23 Feb 2011
Article from Jagdeesh, graphic from LGBT Sikhs
WOMEN : From Guru Nanak to present day Panjaabi-Sikh community -
a sombre reflection for International Womens Day, 5th March 2011
In the fifteenth century, Guru Nanak (1469-1539), not only delcared but actively championed the principle that women are not equal but in fact superior to men, for a whole range of reasons - physical, emotional, biological, etc. This represents the first known example in history of a male spearheading the rights of women. "Sikhs, a most egalitarian society." Karl Marx, 'India's First War of Independence', 1880.
Today, 500 years on, we are witnessing gruesome live examples, from family to family, household to household, of physical and mental abuse of females. This is in Panjaab itself, and equally in our 'community' in the UK.
Our grandiose multi-million pound gurdwara buildings, and our religious rhetoric, and our vain beards and turbans, all conceal this hidden oppression of womankind amidst our community. Abusers, murders lurk within our community, protected and immune from community action aswell from legal action due to community silence, inaction and collusion.
The radical Sikh history from the 16th - 18th century, is replete with powerful examples, of Sikh warriors championing women against rogues like Ahmad Shah Abdali from Afghanistan (medieval equivalents of Colonel Gadaffi and Saddam Hussein) and the rogue rulers of the Mughal empire, who saw women as easy and simple sexual booty in warfare and tribal conflicts and often taken to be sold in the international slave market of Baghdad (current day Iraq).
The mid-17th century case of 20,000 Sikh fighters from Amritsar resolving to rescue a Hindu Brahman daughter taken by Pathan invaders on one of their routine raids into Panjaab, stands out powerfully. The daughter was rescued, with the loss of more than 10,000 Sikh lives; however, she was not accepted back into her original Hindu family as she was now 'violated' and 'impure'. Instead, she was embraced into the family and ranks of these roaming Sikh warriors, whose homes were their horse saddles, the horses their closest companions, as they roamed across the Panjaab landscape battling against Mughal and Afghan oppression and protecting indigenous communities and encouraging communal living.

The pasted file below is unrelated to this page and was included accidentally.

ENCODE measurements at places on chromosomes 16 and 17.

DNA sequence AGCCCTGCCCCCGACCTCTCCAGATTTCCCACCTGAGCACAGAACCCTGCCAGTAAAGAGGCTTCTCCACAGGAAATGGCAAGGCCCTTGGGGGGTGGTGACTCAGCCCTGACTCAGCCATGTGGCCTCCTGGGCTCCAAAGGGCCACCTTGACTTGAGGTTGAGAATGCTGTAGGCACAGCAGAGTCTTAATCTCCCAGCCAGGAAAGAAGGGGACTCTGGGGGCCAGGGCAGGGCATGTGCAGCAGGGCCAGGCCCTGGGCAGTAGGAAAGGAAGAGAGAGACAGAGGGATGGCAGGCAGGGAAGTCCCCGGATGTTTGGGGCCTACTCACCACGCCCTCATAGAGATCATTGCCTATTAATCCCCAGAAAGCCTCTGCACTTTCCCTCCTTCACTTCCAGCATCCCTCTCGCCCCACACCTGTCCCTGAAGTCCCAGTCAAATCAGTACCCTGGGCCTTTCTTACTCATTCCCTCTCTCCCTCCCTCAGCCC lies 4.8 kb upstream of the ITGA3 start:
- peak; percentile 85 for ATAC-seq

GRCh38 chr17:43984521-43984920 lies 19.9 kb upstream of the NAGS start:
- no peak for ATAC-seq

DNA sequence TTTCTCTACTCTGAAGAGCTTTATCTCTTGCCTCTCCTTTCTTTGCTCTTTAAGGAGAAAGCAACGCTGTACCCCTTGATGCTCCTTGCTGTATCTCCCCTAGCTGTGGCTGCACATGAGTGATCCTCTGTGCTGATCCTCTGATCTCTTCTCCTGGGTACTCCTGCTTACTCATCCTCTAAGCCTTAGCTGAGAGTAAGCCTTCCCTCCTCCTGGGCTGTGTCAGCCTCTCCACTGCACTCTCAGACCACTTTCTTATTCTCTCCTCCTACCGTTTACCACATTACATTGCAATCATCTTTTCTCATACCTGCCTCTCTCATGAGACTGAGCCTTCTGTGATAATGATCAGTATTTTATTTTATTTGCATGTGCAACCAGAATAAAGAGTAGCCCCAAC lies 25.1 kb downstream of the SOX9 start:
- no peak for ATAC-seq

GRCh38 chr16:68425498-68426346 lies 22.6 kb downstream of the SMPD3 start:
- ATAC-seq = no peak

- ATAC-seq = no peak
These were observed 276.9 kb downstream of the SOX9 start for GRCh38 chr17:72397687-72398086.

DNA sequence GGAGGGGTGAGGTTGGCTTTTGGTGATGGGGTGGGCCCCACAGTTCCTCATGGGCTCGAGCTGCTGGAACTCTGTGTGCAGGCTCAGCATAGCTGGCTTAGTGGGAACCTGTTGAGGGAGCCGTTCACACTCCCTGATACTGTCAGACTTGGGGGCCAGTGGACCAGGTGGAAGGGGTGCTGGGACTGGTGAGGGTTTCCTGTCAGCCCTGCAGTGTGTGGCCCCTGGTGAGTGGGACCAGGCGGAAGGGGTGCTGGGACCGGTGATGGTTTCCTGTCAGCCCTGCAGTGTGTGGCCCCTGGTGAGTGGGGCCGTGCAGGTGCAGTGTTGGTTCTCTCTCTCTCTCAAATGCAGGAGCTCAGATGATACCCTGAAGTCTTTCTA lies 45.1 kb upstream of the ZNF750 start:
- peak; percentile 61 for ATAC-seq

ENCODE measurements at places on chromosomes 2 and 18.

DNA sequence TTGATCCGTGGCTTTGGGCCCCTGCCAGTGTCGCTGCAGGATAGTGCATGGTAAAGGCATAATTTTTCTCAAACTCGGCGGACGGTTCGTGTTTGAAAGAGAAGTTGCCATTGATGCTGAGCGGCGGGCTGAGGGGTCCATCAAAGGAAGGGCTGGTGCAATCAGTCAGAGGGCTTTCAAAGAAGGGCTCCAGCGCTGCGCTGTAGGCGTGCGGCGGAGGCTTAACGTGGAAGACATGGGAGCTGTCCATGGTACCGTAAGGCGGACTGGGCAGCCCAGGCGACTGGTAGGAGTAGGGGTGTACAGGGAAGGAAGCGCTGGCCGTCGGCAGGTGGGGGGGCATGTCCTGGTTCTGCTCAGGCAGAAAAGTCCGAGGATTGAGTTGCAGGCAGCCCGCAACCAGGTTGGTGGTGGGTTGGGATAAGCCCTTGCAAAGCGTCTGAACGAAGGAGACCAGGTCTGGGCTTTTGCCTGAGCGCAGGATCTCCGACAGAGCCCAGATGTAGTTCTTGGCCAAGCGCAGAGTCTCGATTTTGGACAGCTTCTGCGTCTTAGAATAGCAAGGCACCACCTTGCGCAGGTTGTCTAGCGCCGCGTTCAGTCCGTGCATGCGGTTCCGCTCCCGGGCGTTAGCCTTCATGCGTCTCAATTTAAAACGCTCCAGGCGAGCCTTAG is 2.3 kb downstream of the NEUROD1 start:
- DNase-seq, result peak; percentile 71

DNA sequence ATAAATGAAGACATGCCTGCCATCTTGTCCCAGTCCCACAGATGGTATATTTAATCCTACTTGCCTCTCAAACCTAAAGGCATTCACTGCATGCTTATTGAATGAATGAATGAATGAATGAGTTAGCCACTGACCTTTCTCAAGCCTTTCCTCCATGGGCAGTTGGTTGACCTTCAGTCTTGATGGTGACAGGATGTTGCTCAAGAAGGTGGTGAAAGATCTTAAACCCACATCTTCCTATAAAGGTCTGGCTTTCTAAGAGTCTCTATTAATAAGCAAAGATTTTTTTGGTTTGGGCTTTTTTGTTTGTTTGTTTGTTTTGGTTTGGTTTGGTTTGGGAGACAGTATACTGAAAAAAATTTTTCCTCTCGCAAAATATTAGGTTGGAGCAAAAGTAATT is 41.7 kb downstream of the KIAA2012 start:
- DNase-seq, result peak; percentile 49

Today, when I hear the terrifying examples of each case after case, of violent abuse, thrown out of the home, the deliberate failure of Gurdwara leaders to intervene and protect, the homelessness and ordeal of the victims; it makes me feel ashamed of being part of this modern day male dominated community.
Behind the religious paraphernalia, the religious sermons, the rhetoric, the rabid chantings, the cultish mentality and behaviour with a stream of holier than thou holy men (often implicated in sexual exploitation of young females), the grandiose multi-million pound palatial gurdwara buildings which refuse to give sanctuary or shelter to female victims; lies the chronic and real injustice of how we as a community treat our women folk with the same obscene, dehumanising attitudes that we accuse Muslims of and Afghans of. We are the same. We maybe more discrete. More concealed. But the difference is only in degrees.
The grievance and systematic injustice against women, however much denied and concealed, is one of the top few obstacles facing the development and empowerment of the Sikh community today. Our gurdwaras, our community organisations and our national freedom struggle, is all exclusively men led and controlled. Just like the Palestinians and Kurds cannot be fully-free and dignified in their independent statehood until they resolve their internal oppression of women, so the Panjaabi-Sikh cannot achieve a dignifity and independent statehood until we resolve our issues with women. Indeed, women in charge would probably be a much better option than the enduring mess of a male driven world! An independent Panjaab homeland which oppresses its women population, would be a horrible and undesirable contradiction.
From woman, man is born;
within woman, man is conceived;
to woman he is engaged and married.
Woman becomes his friend;
through woman, the future generations come.
When his woman dies, he seeks another woman;
to woman he is bound.
So why call her bad?
From her, kings are born.
From woman, woman is born; without woman, there would be no one at all.
– Guru Nanak, Raag Aasaa Mehal 1, Page 473
JUSTICE FOR SURJIT
Posted by Derek Wall at 11:06 am